America’s unmanned space probes continue to do amazing things — including discovering that one of Saturn’s moon has salt water oceans like those on Earth.
The discovery was made by the Cassini spacecraft, which has been flying around the huge gas giant and its famous rings. Cassini reached a point within 46 miles of the south pole of ice-covered Enceladus, one of Saturn’s many moons, and on its close pass Cassini actually flew through the jets of water vapor and ice that make up the geysers emanating from the moon. In so doing, the probe “tasted” the vapor and determined that it consists of water, organic compounds, and salt, at the same salinity levels as Earth’s oceans.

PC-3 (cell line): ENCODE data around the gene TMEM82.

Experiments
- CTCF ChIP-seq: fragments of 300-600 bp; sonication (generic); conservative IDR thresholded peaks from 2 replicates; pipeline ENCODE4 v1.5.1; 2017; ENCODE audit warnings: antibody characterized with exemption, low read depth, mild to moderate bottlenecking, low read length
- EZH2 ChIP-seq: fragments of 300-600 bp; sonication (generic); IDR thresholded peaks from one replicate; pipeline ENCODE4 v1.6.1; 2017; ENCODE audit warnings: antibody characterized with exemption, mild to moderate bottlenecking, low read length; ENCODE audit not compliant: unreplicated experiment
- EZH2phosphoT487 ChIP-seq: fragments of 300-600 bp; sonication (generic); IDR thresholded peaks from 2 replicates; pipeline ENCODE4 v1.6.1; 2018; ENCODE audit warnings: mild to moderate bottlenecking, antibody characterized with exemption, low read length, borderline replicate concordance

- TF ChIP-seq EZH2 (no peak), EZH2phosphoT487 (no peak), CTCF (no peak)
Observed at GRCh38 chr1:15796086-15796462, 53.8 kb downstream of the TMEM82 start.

The evidence suggests that there are liquid oceans underneath Enceladus’ icy crust, and that the water may be in contact with the moon’s rocky core — which could be supplying the chemical compounds that are the building blocks of life. This discovery makes Enceladus a prime candidate for another mission designed to determine whether life in some form actually exists on the moon. We’ll just have to hope that we can find the money necessary to fund the mission that will follow up on this very intriguing discovery.